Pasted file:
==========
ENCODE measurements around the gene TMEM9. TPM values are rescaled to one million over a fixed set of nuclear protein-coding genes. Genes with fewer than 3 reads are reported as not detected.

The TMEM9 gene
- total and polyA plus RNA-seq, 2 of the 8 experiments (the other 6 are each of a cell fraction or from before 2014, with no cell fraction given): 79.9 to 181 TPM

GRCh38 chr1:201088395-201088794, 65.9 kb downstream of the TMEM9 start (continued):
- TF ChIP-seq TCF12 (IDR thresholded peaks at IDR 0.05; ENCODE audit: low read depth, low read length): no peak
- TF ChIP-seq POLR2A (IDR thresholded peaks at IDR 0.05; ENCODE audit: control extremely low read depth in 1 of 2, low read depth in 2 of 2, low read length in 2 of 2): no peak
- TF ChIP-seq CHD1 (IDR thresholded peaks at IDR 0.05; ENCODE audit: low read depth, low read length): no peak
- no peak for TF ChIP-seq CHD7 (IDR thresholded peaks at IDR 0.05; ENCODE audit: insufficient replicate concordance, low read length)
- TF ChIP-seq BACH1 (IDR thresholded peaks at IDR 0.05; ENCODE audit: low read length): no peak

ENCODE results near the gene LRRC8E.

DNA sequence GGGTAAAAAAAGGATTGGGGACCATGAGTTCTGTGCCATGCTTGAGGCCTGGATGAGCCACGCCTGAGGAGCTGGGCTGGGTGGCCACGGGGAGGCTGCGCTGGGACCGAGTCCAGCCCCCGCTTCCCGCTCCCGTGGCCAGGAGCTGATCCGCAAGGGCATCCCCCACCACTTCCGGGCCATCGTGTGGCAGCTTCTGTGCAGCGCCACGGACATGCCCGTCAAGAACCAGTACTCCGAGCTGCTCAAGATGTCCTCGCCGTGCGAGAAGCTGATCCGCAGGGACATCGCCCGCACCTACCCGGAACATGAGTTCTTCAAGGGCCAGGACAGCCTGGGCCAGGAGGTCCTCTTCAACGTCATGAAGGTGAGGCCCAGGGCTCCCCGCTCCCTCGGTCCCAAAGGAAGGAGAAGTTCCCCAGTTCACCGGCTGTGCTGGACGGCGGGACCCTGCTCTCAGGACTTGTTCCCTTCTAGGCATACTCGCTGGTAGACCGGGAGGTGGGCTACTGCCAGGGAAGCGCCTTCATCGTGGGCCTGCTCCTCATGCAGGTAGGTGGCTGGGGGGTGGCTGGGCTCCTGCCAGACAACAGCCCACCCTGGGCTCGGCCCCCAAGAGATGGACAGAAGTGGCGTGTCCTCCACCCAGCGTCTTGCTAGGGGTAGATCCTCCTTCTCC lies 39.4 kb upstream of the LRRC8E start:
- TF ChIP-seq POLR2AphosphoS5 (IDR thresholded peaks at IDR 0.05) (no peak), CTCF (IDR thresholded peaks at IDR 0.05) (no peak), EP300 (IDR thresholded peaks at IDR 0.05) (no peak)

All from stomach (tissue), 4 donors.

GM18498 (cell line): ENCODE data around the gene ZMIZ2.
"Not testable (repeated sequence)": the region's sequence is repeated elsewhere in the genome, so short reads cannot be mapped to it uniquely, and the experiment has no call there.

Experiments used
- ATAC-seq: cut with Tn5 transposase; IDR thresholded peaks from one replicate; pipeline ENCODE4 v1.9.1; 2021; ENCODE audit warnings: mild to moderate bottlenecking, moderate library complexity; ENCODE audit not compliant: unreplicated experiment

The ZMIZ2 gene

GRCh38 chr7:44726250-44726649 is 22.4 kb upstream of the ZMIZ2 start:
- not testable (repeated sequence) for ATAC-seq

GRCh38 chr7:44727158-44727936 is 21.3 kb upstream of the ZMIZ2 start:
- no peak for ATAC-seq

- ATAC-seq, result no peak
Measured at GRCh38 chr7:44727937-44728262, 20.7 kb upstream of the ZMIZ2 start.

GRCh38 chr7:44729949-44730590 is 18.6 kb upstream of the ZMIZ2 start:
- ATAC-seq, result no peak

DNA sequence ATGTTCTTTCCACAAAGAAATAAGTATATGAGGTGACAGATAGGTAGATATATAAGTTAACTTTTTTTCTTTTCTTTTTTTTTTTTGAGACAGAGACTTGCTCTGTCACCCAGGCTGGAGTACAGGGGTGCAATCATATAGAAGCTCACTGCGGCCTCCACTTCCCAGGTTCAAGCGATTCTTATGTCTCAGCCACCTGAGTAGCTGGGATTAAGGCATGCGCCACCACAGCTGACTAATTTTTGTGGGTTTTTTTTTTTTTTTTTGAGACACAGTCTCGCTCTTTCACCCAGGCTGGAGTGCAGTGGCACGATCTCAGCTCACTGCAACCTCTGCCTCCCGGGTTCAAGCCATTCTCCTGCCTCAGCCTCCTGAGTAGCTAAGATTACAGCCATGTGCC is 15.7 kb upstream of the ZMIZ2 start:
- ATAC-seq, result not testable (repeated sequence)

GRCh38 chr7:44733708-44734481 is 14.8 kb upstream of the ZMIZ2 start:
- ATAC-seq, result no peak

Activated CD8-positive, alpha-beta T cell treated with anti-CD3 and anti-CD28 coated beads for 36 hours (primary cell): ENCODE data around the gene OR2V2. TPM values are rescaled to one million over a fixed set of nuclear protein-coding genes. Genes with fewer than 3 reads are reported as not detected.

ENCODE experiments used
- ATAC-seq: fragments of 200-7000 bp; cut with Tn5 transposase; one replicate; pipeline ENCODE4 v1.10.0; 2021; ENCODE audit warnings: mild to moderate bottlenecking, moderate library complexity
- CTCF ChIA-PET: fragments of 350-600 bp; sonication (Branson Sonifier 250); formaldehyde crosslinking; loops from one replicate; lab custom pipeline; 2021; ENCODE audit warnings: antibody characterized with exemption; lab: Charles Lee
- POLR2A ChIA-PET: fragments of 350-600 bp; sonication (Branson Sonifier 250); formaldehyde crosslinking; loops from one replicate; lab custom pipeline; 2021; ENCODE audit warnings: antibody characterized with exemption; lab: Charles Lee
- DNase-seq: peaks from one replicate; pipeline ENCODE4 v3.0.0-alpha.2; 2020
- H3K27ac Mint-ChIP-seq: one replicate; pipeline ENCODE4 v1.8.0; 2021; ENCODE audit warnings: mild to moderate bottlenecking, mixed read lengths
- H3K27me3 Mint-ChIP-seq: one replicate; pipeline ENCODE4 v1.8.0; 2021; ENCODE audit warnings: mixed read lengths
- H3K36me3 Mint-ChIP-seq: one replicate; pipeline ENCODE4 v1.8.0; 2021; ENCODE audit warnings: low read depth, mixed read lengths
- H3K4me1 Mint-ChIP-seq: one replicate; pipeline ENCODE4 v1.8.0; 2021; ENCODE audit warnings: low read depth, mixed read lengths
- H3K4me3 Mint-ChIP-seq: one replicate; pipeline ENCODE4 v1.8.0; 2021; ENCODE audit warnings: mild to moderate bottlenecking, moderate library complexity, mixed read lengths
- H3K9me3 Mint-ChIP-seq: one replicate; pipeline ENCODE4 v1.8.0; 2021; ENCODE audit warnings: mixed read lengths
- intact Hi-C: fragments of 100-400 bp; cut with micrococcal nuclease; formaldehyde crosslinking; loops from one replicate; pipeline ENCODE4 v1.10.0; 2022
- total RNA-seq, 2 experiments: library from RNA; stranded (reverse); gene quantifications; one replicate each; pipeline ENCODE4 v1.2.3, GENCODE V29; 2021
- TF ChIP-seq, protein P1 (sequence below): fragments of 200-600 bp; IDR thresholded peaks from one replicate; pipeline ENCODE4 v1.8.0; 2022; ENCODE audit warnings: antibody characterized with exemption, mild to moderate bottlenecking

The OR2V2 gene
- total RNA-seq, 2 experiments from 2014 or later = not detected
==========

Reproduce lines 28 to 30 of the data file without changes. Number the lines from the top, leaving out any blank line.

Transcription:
- ATAC-seq, result not testable (repeated sequence)

GRCh38 chr7:44733708-44734481 is 14.8 kb upstream of the ZMIZ2 start:
- ATAC-seq, result no peak